A few months back, our buddy Jeff Atencio (the main proprietor of awesome that is The Jaded Viewer), posted a trailer and synopsis for a short indie horror film called Alice Jacobs is Dead. After viewing and reading both, needless to say, I was incredibly intrigued.
I then reached out to the director and he graciously sent me a screener copy of the film. After watching it, I was impressed, as it was something wholly original and truly unique (see review here). Never having exposed myself to short films, I was amazed at just how much could be accomplished and conveyed in such an abbreviated running time. At its heart, Alice Jacobs is Dead is a zombie film, but there is so much more going on. Whereas most focus on the hsyteria behind an outbreak, this film instead looks at things on a more human level. Namely, that of the unflinching love between a man and his wife.
I recently interviewed Alex Horwitz, the writer and director of the film. Here's what he had to say about his idea for the film, how he managed to score the talents of both John La Zar and Adrienne Barbeau, and his reaction to the sub-genre being widely considered as on its last leg.
Cortez The Killer: Where did the idea for Alice Jacobs is Dead come from? Its incredibly original in that, for the most part, most zombie films don’t focus on actual relationships between people. At least not to the depths that you explored.
Alex Horwitz: I’m certainly not the first to wed zombies and character, and I’ve always found that the best genre films have real emotional resonance. There are so many horror films that are slick and scary while you watch them, but utterly forgettable five minutes later. My original concept was a bit more like that, a sort of mad-scientist-loves-his-zombie-wife schlockfest. But I decided that a quiet, somber relationship drama that just happens to be a zombie story would be a lot more memorable, and in turn scarier. After all, I think there’s only a fine line between romance and horror. Both make you queasy, and both have the potential to rip your heart out, one way or another. Casting had a lot to do with shaping the film’s tone. I lucked out beyond belief when both John La Zar and Adrienne Barbeau agreed to do the film.
CTK: How did you manage to score the talents of both La Zar AND Barbeau?
Alex: I was a huge fan of John from Beyond the Valley of the Dolls and Deathstalker II. A few years ago, I sought him out and struck up a friendship, with both of us saying that we'd love to work together one day. So the script started as a La Zar vehicle. I wrote with Barbeau in mind to play Alice, sent her agent the script, and completely lucked out when Adrienne said 'yes.' Peter Cambor, who plays George, is an old friend from college who's now on NCIS: Los Angeles. It's uncommon to get all your first choice actors for a production this size. I'm very fortunate.
CTK: Why did you choose a short film over its lengthier counterpart? Any plans to potentially make it a full feature?
Alex: I just finished a treatment for a full-length version of the movie, though I originally conceived it as a short. Before Alice, I spent a lot of time working small jobs on big movies, and while I learned a lot doing that, I wanted to make my own films, and I knew that I could make a stronger film by concentrating my resources on a short, rather than spreading them thin over a feature. The tricky part of making the feature will be staying true to the core of the short – an intimate story of one couple, not the chronicle of a zombie holocaust. If it gets made, I think it still will be set in the calm after the storm, but with some glimpses of 'The Scare.' We’ve all seen the zombie outbreak movie so many times, so I want this to be different.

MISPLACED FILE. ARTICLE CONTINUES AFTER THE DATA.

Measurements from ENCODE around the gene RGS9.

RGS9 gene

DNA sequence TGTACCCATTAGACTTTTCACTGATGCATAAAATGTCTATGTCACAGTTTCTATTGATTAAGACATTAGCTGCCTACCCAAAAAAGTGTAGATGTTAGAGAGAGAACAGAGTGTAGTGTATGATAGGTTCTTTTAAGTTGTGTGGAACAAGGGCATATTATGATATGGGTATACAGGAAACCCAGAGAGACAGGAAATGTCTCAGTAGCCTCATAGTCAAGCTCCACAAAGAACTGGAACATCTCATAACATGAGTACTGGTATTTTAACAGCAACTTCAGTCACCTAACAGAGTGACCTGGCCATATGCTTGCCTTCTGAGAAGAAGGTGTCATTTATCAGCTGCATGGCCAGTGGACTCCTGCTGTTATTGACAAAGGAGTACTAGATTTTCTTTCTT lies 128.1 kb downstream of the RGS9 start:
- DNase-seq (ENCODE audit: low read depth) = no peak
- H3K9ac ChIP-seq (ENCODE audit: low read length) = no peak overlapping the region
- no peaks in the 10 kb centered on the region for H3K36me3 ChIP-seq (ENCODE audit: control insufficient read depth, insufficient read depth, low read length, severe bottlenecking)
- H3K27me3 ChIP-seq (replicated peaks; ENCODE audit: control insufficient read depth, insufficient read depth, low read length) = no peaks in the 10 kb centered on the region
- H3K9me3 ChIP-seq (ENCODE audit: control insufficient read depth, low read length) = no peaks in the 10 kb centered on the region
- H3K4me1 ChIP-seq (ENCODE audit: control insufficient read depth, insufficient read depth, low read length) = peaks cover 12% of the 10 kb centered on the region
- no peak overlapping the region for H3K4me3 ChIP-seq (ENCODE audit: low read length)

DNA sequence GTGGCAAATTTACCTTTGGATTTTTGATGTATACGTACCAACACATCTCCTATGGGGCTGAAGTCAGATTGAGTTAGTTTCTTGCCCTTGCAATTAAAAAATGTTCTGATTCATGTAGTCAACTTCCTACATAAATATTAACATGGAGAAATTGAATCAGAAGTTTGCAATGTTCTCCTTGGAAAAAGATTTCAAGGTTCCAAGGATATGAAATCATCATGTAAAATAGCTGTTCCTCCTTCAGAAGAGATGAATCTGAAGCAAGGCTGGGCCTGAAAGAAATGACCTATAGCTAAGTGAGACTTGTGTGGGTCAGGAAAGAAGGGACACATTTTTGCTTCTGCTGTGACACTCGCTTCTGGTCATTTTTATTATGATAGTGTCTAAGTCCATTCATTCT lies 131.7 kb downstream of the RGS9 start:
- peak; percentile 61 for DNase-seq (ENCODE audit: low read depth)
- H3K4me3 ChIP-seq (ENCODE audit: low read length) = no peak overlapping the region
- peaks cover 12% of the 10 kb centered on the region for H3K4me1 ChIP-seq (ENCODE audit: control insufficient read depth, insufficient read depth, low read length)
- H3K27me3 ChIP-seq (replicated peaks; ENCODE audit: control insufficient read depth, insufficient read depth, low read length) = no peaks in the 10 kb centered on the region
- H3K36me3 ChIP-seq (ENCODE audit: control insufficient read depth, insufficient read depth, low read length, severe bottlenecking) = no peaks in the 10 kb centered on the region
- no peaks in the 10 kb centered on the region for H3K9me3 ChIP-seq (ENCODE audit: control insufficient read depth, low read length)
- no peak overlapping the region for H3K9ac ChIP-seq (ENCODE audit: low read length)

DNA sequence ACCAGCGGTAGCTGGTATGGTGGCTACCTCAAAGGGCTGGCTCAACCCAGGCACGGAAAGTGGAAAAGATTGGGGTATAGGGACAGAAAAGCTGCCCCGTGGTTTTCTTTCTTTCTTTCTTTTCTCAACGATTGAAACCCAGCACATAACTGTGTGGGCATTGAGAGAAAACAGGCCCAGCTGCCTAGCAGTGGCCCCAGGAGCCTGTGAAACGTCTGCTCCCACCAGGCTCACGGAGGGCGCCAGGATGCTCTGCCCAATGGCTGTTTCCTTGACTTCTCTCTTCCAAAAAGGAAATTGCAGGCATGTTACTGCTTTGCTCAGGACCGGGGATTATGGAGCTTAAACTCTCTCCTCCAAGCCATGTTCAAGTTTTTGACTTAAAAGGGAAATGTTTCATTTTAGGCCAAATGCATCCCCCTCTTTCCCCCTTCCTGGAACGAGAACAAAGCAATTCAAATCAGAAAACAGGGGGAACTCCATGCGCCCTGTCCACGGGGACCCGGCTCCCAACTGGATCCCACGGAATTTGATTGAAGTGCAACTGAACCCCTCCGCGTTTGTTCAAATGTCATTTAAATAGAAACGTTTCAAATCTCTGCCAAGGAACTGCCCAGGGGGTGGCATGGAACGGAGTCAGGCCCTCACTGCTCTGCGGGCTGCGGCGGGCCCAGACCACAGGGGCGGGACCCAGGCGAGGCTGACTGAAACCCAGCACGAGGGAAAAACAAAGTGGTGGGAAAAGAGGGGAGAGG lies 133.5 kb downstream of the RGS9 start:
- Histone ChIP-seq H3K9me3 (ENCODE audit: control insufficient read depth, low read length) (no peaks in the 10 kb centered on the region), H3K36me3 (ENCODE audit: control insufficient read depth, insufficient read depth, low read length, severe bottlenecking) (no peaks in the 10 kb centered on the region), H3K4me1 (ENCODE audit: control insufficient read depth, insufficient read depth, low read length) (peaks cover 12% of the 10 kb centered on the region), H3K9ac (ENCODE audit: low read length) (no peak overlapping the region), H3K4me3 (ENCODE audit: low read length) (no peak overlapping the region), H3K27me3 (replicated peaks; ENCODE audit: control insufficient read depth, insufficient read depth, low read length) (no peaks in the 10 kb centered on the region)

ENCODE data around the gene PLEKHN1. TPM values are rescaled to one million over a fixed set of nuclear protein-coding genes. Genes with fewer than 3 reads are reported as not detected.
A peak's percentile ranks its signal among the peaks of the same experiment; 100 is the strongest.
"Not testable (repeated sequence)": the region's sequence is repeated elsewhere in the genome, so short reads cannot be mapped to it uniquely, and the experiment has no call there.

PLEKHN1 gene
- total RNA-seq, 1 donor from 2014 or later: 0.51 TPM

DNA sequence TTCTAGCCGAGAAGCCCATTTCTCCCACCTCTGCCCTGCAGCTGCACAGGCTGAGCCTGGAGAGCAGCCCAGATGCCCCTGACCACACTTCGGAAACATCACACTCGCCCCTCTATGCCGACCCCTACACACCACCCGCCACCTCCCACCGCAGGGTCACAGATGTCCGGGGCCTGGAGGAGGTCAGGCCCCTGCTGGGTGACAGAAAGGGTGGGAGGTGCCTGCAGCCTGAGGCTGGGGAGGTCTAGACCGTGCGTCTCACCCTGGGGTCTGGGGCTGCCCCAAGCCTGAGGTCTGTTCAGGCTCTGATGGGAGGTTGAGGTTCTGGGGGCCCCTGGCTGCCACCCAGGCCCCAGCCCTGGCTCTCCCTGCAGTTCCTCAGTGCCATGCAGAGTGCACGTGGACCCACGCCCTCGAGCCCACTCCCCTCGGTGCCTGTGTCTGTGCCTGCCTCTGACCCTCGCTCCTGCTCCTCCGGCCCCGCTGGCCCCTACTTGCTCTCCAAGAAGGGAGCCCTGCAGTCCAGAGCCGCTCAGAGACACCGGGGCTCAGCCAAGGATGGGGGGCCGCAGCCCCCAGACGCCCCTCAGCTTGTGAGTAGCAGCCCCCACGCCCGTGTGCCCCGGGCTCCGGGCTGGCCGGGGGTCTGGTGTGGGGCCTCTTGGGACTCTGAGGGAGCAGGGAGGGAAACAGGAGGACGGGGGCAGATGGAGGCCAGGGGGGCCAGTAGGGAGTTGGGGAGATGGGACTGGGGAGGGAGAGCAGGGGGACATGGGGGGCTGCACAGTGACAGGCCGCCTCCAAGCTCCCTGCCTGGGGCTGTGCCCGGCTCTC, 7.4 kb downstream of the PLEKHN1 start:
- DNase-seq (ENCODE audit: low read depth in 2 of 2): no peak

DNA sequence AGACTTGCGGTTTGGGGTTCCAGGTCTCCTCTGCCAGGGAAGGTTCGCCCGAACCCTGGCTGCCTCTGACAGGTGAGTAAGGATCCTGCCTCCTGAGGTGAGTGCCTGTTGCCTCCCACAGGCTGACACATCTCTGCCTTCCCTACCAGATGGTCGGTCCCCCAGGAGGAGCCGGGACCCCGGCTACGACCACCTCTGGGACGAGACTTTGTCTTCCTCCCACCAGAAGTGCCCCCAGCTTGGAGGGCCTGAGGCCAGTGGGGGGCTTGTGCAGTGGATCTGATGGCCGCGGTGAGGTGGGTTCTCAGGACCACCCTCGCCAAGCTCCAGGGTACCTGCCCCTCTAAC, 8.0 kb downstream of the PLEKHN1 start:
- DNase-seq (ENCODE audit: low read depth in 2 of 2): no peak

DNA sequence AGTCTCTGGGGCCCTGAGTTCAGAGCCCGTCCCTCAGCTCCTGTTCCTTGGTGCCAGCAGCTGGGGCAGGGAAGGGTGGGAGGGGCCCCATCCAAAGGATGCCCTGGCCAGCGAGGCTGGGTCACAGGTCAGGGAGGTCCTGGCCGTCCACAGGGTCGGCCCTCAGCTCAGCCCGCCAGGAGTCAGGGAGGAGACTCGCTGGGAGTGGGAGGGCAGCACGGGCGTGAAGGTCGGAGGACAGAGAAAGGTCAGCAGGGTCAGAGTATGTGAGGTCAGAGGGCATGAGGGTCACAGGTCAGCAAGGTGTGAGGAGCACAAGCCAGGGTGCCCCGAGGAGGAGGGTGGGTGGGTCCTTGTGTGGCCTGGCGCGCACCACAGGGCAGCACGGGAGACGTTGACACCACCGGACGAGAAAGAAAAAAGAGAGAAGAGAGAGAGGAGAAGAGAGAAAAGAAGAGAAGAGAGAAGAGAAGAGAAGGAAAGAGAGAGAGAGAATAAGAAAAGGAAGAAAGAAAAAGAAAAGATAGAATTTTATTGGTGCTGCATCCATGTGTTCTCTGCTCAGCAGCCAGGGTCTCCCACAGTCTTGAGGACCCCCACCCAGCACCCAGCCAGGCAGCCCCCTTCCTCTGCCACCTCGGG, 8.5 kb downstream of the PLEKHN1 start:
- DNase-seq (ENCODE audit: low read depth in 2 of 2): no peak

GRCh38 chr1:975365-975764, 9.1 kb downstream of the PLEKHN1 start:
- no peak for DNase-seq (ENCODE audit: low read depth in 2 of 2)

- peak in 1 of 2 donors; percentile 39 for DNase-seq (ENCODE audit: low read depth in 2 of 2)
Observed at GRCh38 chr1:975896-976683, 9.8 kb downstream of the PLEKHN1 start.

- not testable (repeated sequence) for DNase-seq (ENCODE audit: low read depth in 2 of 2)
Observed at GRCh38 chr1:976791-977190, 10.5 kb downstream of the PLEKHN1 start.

CTK: I love the genre nods in the film and in particular, the scene in which Alice is watching White Zombie on the ol’ boob tube. What are your favorite zombie films and why?
Alex: I can’t imagine a better movie to be playing onscreen in that moment. That’s always been my favorite scene in the film, and it happened to be a constructive, story-driven way for me to wear my geekiness on my sleeve. I prefer it when film references within films enhance the scene, rather than just feel thrown in. The character names, certainly, are nods to some of my favorite zombie films. For me, it still doesn’t get any better than Romero’s first Night of the Living Dead. It’s all writing, very little spectacle. All he had was some poor man’s lighting tricks and a killer script. But I also love Resident Evil and Snyder’s Dawn of the Dead, which are pretty slick stylistically, but also well-written. It’s so easy to throw a horde of zombies in the direction of some frightened people and call it a movie. It’s much harder to make us care about the people, and in my favorite zombie flicks, the humans are more memorable than the monsters. I have to throw Shaun of the Dead in here. Just like my film tries to be equal parts horror and love story, Shaun is as effective a comedy as it is a zombie film. I hate it when people only expect one thing from a film. Genre categorization is for wimps.
CTK: Our friends over at All Things Horror brought up an interesting thought that had not occurred to me while watching the film. They likened Alice’s ‘condition’ and her frustration with it to that of an allegory of someone who’s afflicted with some sort of terminal illness. Was that feeling a conscious effort on your part?
Alex: It wasn’t entirely premeditated, but yeah, it was on my mind. Ben and Alice are characters of a certain age, so scenes of degenerative illness, even if that illness is zombism, will inevitably relate to real-life scenarios. One friend told me that the scene of Alice throwing up was very difficult for him, because it brought back memories of watching his mother deteriorate from cancer. I don’t want to upset people, but I’m glad if I can make something as absurd as a zombie hit home with people in a very believable way.